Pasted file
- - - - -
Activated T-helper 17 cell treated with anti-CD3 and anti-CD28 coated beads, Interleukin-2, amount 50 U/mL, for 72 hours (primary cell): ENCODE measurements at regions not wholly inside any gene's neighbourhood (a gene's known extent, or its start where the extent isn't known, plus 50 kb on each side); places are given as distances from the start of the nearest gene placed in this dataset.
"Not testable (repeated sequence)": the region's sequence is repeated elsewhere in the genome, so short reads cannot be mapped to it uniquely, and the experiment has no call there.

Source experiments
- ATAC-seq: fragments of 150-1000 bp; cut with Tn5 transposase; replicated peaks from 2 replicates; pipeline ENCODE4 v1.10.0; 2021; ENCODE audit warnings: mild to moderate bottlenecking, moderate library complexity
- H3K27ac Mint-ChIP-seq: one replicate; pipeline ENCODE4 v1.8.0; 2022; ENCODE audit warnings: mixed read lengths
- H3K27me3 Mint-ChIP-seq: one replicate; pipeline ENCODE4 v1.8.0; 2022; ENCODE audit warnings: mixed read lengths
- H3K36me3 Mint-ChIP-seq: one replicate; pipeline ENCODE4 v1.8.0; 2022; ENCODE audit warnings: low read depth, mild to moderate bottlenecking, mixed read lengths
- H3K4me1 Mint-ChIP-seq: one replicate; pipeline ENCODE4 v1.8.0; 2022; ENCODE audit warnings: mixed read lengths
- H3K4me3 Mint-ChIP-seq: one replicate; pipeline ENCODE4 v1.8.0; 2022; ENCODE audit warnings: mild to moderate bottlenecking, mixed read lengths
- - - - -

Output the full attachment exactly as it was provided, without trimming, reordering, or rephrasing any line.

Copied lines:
Activated T-helper 17 cell treated with anti-CD3 and anti-CD28 coated beads, Interleukin-2, amount 50 U/mL, for 72 hours (primary cell): ENCODE measurements at regions not wholly inside any gene's neighbourhood (a gene's known extent, or its start where the extent isn't known, plus 50 kb on each side); places are given as distances from the start of the nearest gene placed in this dataset.
"Not testable (repeated sequence)": the region's sequence is repeated elsewhere in the genome, so short reads cannot be mapped to it uniquely, and the experiment has no call there.

Source experiments
- ATAC-seq: fragments of 150-1000 bp; cut with Tn5 transposase; replicated peaks from 2 replicates; pipeline ENCODE4 v1.10.0; 2021; ENCODE audit warnings: mild to moderate bottlenecking, moderate library complexity
- H3K27ac Mint-ChIP-seq: one replicate; pipeline ENCODE4 v1.8.0; 2022; ENCODE audit warnings: mixed read lengths
- H3K27me3 Mint-ChIP-seq: one replicate; pipeline ENCODE4 v1.8.0; 2022; ENCODE audit warnings: mixed read lengths
- H3K36me3 Mint-ChIP-seq: one replicate; pipeline ENCODE4 v1.8.0; 2022; ENCODE audit warnings: low read depth, mild to moderate bottlenecking, mixed read lengths
- H3K4me1 Mint-ChIP-seq: one replicate; pipeline ENCODE4 v1.8.0; 2022; ENCODE audit warnings: mixed read lengths
- H3K4me3 Mint-ChIP-seq: one replicate; pipeline ENCODE4 v1.8.0; 2022; ENCODE audit warnings: mild to moderate bottlenecking, mixed read lengths